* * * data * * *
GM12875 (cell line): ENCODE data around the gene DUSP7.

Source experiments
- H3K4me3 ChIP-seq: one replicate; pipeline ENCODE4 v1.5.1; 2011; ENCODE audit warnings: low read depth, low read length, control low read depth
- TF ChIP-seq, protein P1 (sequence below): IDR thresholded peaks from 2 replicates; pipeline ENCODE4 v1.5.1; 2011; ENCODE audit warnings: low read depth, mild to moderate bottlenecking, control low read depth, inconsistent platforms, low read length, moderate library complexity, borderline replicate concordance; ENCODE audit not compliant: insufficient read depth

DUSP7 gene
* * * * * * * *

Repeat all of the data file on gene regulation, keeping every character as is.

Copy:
GM12875 (cell line): ENCODE data around the gene DUSP7.

Source experiments
- H3K4me3 ChIP-seq: one replicate; pipeline ENCODE4 v1.5.1; 2011; ENCODE audit warnings: low read depth, low read length, control low read depth
- TF ChIP-seq, protein P1 (sequence below): IDR thresholded peaks from 2 replicates; pipeline ENCODE4 v1.5.1; 2011; ENCODE audit warnings: low read depth, mild to moderate bottlenecking, control low read depth, inconsistent platforms, low read length, moderate library complexity, borderline replicate concordance; ENCODE audit not compliant: insufficient read depth

DUSP7 gene